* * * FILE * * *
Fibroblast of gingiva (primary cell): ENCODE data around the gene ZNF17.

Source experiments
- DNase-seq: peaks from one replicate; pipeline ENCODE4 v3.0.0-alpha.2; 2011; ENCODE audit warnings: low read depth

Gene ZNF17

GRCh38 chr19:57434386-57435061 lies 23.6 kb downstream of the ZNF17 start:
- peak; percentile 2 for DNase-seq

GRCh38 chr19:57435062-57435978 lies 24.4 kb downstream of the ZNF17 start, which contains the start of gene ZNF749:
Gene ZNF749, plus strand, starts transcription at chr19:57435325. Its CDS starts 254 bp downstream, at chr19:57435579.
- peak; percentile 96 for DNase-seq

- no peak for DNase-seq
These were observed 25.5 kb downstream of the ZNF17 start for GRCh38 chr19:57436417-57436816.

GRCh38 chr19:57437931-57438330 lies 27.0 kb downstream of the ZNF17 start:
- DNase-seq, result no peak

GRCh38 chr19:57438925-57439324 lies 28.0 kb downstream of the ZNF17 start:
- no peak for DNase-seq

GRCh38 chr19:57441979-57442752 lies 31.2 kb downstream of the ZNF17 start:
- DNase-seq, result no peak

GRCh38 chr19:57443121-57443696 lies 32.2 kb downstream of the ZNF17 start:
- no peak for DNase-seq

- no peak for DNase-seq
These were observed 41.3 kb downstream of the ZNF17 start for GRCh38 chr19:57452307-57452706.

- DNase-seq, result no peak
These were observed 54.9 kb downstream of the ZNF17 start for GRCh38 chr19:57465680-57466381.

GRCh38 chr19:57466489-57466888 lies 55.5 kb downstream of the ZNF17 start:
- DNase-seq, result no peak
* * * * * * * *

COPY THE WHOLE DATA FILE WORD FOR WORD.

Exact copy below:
Fibroblast of gingiva (primary cell): ENCODE data around the gene ZNF17.

Source experiments
- DNase-seq: peaks from one replicate; pipeline ENCODE4 v3.0.0-alpha.2; 2011; ENCODE audit warnings: low read depth

Gene ZNF17

GRCh38 chr19:57434386-57435061 lies 23.6 kb downstream of the ZNF17 start:
- peak; percentile 2 for DNase-seq

GRCh38 chr19:57435062-57435978 lies 24.4 kb downstream of the ZNF17 start, which contains the start of gene ZNF749:
Gene ZNF749, plus strand, starts transcription at chr19:57435325. Its CDS starts 254 bp downstream, at chr19:57435579.
- peak; percentile 96 for DNase-seq

- no peak for DNase-seq
These were observed 25.5 kb downstream of the ZNF17 start for GRCh38 chr19:57436417-57436816.

GRCh38 chr19:57437931-57438330 lies 27.0 kb downstream of the ZNF17 start:
- DNase-seq, result no peak

GRCh38 chr19:57438925-57439324 lies 28.0 kb downstream of the ZNF17 start:
- no peak for DNase-seq

GRCh38 chr19:57441979-57442752 lies 31.2 kb downstream of the ZNF17 start:
- DNase-seq, result no peak

GRCh38 chr19:57443121-57443696 lies 32.2 kb downstream of the ZNF17 start:
- no peak for DNase-seq

- no peak for DNase-seq
These were observed 41.3 kb downstream of the ZNF17 start for GRCh38 chr19:57452307-57452706.

- DNase-seq, result no peak
These were observed 54.9 kb downstream of the ZNF17 start for GRCh38 chr19:57465680-57466381.

GRCh38 chr19:57466489-57466888 lies 55.5 kb downstream of the ZNF17 start:
- DNase-seq, result no peak